Publicly traded companies are required to disclose material business risks to investors through regular filings with the Securities and Exchange Commission. Since February 8, 2010, the SEC has expressly required disclosure related to climate change.
While it has been controversial, the SEC’s 2010 interpretive guidance, the Commission Guidance Regarding Disclosure Related to Climate Change, which technically did not create a new legal obligation, but clarified how publicly traded corporations should apply existing SEC disclosure rules to certain mandatory financial filings with the SEC regarding “the risk that climate change developments may have on their business” remains unchanged since it was issued.
Specifically, the SEC Guidance states what companies could be required to disclose in relation to climate change under the corporate disclosure requirements that fall under the SEC’s Regulation S-K, including Forms 10-K annual reports.
In 2010, immediately after the SEC guidance, this law firm worked with a large number of publicly traded companies and their counsel and outside consultants to advise them about climate change. That year more than 25% of public companies used the term “climate change” in their annual report, most for the first time.
Data culled from filings of public companies listed on U.S. stock exchanges reveals that last year less than 30% of all publicly traded companies made a climate change disclosure. That number is dramatically higher for larger companies with 59% of S&P 500 companies including a climate related disclosure in their 10-K filings.
But I suggest that the less than complete response by companies is not out of ignorance, but rather is a knowing voluntary election by company management supported by boards of directors.
In point of fact, in 2016 this law firm received more inquiries than any year before about SEC disclosure requirements as they apply to climate change. The number of inquiries has grown each years since 2010 and actually more than doubled since 2015. Possibly the publicity over the effective date of the Paris Climate Agreement or state’s public efforts to comply with the EPA power plant rule, resulted in the heightened interest we have experienced. And I have written in this blog about More Robust Enforcement of SEC Climate Change Disclosures.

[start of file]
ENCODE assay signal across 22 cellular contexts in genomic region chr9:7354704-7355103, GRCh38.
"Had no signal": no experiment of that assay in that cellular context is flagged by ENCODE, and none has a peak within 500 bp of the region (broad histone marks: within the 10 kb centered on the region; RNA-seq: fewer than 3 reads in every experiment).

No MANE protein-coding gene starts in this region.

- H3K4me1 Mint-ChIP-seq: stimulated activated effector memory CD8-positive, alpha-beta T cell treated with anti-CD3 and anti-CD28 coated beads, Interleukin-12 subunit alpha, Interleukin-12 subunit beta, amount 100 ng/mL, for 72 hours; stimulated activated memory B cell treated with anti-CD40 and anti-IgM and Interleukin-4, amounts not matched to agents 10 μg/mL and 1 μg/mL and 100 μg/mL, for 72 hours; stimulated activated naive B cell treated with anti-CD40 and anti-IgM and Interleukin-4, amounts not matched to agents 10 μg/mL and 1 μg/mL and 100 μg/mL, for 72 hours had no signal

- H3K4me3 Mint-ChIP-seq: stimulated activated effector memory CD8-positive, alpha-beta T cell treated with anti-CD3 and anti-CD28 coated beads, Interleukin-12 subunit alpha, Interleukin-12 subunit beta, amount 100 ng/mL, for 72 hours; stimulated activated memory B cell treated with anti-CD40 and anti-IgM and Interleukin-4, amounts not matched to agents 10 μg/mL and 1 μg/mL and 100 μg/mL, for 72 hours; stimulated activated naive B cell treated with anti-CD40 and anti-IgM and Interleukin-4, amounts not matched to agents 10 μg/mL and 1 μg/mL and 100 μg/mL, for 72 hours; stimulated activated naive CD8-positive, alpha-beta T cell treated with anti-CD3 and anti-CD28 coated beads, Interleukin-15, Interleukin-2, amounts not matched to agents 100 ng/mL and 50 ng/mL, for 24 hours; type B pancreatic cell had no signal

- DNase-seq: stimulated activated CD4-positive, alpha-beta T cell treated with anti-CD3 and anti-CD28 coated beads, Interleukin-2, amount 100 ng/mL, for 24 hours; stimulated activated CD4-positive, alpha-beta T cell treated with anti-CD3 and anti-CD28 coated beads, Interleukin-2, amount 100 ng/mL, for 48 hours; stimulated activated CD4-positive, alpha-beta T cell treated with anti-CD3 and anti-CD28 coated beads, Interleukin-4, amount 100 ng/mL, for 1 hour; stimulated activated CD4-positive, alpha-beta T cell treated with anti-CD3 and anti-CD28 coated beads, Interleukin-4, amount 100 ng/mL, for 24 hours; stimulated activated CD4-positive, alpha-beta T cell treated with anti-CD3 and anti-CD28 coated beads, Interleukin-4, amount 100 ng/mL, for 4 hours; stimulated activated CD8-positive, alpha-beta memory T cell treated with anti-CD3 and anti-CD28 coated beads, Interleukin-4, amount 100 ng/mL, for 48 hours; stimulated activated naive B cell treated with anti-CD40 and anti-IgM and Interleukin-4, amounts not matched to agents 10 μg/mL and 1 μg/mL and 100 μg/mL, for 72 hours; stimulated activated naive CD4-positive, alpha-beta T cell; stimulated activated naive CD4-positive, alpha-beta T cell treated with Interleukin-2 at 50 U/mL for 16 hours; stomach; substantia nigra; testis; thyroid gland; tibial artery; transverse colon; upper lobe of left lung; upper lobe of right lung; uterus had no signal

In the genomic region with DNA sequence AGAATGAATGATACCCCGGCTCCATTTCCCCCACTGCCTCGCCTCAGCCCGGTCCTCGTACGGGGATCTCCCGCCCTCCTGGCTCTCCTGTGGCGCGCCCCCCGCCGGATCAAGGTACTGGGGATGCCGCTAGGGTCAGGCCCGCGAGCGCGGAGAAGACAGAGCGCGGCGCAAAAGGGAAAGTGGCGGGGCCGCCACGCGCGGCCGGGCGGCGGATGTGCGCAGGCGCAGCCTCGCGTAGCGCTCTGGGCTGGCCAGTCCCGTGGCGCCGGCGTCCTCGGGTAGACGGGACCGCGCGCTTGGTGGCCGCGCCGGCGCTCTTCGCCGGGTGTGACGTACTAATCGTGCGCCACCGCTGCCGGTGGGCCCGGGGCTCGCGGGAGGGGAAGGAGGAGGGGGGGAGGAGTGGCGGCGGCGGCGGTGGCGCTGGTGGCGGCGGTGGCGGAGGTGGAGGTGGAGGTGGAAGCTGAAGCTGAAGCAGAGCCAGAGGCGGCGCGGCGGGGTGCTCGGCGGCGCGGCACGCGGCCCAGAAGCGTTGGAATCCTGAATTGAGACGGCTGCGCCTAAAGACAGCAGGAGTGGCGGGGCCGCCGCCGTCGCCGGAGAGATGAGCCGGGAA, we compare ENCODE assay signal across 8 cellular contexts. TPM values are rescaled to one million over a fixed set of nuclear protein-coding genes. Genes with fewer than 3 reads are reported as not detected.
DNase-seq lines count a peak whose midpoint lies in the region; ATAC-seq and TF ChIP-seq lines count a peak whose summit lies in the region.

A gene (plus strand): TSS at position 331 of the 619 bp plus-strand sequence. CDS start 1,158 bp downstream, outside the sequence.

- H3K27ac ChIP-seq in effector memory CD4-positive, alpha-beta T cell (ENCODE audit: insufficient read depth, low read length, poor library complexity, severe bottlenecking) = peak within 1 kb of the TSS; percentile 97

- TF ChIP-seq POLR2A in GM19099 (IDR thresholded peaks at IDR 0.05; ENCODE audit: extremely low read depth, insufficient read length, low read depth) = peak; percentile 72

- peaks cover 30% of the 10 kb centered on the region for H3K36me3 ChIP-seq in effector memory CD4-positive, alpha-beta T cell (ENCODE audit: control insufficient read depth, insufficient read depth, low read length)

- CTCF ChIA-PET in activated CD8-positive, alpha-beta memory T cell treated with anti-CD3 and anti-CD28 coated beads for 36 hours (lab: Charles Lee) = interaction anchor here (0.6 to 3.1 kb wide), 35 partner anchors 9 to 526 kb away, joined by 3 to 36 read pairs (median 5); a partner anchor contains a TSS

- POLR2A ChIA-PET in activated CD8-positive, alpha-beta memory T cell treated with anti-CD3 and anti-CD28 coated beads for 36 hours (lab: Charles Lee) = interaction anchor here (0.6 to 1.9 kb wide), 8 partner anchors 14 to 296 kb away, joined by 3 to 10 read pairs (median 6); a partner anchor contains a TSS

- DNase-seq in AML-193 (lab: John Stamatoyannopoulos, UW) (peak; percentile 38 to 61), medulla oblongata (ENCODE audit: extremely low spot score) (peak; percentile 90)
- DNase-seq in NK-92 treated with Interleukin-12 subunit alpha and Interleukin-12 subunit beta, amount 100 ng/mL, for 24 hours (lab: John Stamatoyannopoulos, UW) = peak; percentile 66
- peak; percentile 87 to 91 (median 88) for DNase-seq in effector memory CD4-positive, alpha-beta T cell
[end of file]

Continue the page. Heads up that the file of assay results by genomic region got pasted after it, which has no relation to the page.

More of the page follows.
Most dramatic, of the public companies this firm assisted with SEC disclosure requirements, those companies making a disclosure in Forms 10-K and 20-F filings dropped by more than 20% from last year.
And public companies are saying less. Those that have notes explaining the possible material impact of climate change are using, on average, more than 50% fewer words on the subject.
It should not be surprising that many companies report a general lack of interest in the subject of climate change from investors and the financial community at large.
After analysis, many companies concluded disclosing climate change associated information was uncertain and speculative when compared to other disclosures being made. Many companies observed that the process for reaching conclusions about climate change did not have any recognized standards. And the administrative and compliance costs of providing the evaluating a possible disclosure could be significant.
Many public companies determined there were no meaningful business opportunities arising from climate change disclosures, but that they carried a potential for creating risk. Wherefore, an increasing number of companies concluded there was little upside and more possible downside in climate change disclosures.
So, those companies that we worked with making a climate change disclosure in Forms 10-K and 20-F filings dropped by more than 20% from last year.
Disclosure of material risk arising from climate change poses an ongoing challenge for public companies. At the close of 2016, there is no consensus on when such risks should be disclosed and how much detail should be included in SEC filings. While the response to the SEC’s 2010 interpretive guidance has been more activity in this area, few think it has resulted in any greater transparency that aides investors.
It can be anticipated that a Trump Administration will move to determine if the SEC climate change guidance results in disclosures that continue to provide useful information to investors? If not, the guidance could be withdrawn and there will be less climate change disclosure.
We assist public companies in legal and non-law matters associated with climate change and sustainability, including voluntary environmental reports, as well as SEC disclosures and financial statement compliance. If we can assist your company, please contact Stuart Kaplow.